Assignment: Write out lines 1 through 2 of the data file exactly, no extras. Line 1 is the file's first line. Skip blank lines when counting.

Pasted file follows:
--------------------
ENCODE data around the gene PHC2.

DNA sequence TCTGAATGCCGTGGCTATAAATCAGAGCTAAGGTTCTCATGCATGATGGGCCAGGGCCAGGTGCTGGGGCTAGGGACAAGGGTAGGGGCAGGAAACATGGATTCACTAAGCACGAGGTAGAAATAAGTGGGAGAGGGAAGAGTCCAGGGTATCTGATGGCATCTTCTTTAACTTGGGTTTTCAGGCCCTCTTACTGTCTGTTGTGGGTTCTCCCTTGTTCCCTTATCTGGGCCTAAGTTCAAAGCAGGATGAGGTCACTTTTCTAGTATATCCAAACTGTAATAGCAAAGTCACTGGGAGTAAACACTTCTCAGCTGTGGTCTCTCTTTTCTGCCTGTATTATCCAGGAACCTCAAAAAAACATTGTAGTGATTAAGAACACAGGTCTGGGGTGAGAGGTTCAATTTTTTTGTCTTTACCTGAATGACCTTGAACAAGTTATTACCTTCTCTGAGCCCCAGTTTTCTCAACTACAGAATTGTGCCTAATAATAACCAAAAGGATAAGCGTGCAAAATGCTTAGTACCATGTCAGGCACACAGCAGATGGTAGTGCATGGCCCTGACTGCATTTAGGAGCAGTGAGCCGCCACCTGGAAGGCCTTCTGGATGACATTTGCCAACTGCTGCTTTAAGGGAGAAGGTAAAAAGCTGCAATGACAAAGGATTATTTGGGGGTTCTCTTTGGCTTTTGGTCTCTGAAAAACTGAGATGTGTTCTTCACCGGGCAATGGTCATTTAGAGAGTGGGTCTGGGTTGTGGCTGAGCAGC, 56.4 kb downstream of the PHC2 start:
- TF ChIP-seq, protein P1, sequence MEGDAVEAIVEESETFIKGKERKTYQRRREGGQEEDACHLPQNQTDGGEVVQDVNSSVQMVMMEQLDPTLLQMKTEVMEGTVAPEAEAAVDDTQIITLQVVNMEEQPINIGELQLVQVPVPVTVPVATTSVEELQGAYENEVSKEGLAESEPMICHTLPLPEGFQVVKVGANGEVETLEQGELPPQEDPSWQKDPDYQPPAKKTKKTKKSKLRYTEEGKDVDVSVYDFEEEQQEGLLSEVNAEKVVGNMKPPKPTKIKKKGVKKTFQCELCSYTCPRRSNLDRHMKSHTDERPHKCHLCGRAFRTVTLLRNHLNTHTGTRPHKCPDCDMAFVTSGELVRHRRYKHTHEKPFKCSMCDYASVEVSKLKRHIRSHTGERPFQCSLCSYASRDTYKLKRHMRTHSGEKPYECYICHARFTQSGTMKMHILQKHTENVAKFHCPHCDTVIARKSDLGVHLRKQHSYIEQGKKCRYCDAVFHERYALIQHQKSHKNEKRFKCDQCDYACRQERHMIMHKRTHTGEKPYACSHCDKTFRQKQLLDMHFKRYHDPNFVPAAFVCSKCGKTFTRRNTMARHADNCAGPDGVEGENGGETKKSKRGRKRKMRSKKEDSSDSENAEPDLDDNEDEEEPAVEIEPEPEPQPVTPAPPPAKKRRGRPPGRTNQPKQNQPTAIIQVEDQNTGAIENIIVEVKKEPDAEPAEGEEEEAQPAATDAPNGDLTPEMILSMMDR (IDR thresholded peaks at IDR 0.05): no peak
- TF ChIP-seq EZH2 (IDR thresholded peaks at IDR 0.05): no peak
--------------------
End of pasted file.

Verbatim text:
ENCODE data around the gene PHC2.

DNA sequence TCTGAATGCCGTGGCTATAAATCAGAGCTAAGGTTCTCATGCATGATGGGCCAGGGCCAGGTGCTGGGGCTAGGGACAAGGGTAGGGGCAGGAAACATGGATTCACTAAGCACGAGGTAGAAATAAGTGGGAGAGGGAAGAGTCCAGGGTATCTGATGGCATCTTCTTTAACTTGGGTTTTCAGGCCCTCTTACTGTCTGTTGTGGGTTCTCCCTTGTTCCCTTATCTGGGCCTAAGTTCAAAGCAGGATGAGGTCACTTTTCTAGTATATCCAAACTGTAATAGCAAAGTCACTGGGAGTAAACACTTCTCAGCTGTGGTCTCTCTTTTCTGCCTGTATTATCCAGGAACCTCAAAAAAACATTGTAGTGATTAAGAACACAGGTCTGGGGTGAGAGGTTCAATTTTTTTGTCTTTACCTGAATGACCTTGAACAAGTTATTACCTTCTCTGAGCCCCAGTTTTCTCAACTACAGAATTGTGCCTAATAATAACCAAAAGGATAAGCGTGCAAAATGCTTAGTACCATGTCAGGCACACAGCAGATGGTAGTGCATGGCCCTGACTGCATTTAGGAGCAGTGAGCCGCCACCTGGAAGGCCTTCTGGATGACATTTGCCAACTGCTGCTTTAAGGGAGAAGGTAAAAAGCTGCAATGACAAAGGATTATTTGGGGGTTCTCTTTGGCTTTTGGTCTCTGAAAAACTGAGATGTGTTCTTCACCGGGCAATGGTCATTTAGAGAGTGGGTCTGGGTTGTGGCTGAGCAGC, 56.4 kb downstream of the PHC2 start: